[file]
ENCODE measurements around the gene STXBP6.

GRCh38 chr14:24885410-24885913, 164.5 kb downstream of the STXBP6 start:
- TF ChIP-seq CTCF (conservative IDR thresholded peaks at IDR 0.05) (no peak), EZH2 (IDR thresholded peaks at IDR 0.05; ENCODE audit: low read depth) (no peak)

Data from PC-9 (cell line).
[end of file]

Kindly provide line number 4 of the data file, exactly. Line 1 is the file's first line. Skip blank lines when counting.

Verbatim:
Data from PC-9 (cell line).